Wednesday, May 5, 2010
Many gardeners, especially new gardeners, assume that a plant that dies is a Failure and that means that they are no good at gardening. Experienced gardeners know that a plant that dies may or may not be their fault and it's a chance to learn (or just to buy a new plant!).
This past weekend I noticed that my Asclepias tuberosa (butterfly weed) has started to come up. This is usually the last perennial in my garden to show signs of life. So I consider this the point where I decide if plants are going to come back or if they should/could be replaced (I always have more plants I want than spaces in the garden).
I did plant some things that are pushing it for my zone or climate. The Mexican Feather Grass came back nicely (it's a zone 7 plant and I'm zone 6 so I planted them near the garage in little planting pockets surrounded by asphalt). That's a success.
I tried Rosemary Arp, which is supposed to be hardy to zone 5. It did fine all winter. Then we hit the wet, wet, wet season. We had the second wettest month on history (surpassed only by a year when two major hurricanes came through the area). You may remember it from when Rhode Island washed out to sea. My Rosemary that had stayed green through the snow then gave it up and died. I'm not surprised. Rosemary likes drier conditions. Fortunately my potted Rosemary in the garage survived just fine. I cut the rosemary back over the weekend and let the dogs roll on the dead (but still fragrant) branches.
Another group of plants that survived the winter just fine until it got too wet were these Azaleas (Mother's Day). They held on to their leaves all winter until the Wet Month. Then the leaves fell off and now they are, at best, half dead. This is the best looking one. The Husband is particularly disappointed with these losses, he liked the dark colored leaves poking through the snow all winter.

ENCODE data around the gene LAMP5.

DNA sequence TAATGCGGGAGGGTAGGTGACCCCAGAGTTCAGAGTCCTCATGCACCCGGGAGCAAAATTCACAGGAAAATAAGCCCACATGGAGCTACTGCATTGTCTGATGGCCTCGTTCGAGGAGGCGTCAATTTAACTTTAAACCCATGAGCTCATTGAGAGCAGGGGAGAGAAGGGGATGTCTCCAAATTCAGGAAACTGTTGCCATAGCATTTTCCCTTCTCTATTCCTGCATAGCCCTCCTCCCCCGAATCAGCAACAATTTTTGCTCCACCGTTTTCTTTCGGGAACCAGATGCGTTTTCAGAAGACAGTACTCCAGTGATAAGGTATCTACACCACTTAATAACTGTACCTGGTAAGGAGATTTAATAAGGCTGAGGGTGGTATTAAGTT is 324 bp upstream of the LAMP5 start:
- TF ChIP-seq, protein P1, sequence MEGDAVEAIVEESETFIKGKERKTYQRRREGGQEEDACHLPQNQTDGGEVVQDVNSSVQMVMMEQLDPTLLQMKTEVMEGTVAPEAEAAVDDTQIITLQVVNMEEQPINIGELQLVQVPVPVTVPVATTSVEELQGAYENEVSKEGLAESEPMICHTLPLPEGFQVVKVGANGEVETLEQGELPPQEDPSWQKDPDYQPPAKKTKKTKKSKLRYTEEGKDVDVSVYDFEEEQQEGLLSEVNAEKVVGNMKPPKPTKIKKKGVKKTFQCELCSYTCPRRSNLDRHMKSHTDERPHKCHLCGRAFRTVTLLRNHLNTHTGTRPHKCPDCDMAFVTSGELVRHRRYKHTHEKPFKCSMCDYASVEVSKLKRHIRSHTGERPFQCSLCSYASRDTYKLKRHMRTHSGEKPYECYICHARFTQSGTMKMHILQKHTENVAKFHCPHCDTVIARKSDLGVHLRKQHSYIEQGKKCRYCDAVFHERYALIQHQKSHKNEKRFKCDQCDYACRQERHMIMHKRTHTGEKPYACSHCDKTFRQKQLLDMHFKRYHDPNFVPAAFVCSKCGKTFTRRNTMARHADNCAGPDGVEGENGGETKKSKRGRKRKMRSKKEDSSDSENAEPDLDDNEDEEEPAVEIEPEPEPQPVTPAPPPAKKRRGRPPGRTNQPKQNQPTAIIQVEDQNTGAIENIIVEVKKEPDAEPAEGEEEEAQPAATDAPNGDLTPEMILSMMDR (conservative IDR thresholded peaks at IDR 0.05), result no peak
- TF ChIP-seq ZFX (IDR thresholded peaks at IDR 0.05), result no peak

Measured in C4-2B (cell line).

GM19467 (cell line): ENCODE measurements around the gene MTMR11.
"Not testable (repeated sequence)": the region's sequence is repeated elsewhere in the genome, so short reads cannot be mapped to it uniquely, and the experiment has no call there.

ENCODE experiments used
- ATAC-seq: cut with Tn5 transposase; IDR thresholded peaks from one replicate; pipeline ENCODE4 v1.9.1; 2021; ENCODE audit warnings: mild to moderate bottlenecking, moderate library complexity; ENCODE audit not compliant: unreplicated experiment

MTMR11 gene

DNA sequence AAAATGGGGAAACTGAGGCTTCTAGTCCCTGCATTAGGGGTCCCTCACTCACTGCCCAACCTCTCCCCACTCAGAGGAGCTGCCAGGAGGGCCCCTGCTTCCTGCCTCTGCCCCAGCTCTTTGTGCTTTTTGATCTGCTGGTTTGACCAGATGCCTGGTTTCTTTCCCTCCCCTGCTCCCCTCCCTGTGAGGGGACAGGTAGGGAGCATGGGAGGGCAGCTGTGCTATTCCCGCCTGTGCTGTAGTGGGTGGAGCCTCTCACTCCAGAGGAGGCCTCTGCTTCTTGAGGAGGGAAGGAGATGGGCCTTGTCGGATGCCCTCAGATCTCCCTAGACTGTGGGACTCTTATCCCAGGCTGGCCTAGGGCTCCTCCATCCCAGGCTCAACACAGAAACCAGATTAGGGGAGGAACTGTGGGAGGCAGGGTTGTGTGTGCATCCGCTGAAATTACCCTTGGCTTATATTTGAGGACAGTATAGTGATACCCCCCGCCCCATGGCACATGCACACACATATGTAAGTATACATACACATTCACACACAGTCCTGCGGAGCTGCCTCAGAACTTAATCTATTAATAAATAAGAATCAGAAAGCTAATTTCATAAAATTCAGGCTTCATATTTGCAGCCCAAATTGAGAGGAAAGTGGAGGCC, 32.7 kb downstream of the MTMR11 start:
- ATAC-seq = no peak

I also pushed zones/ climate with Salvia greggii. I tried three varieties that were zoned 6. Again, it's a plant that likes things a bit drier (I like a lot of the plants that thrive in Texas gardens). I very carefully did not cut them back until spring (if you cut these back in the fall water gets into the stems and freezes and, well, that's not good). Two of them have no signs of life but one of them....
I was quite surprised to see this. I thought the Wet Month would have killed all of them off. We'll see how it does this summer.
I'm surprised at these plants. I planted some Abelia 'Silver Anniversary' that had very weak roots. I was careful when planting but the root ball was much smaller than I would expect for the size of the bush. Look here. I guess I'd better pull that grass away from the bushes, huh?
The last Failure is one of my Gaura. I really like Gaura. They bloom all summer long! I had three varieties and two have come back just fine. The third, not so much. But look to the right side of the pictures. What's that? A seedling! I think I'll have plenty of Gaura this year.
So, moving to a new climate, starting a new garden, pushing zones and climate (it's wet up here so why am I planting plants that prefer dry climates?). I'm pretty happy with the limited losses I had. Over all: Year One on The Edge - Success!
UPDATE: For those who don't read the comments I thought this one was good enough to add to the end of the post. It's from Michelle at Clueless Gardeners: "Funny, just yesterday I was telling my husband (as consolation for his dead seedlings) that the only difference between a green thumb and a black thumb was that the green thumb keeps killing plants until they get it right."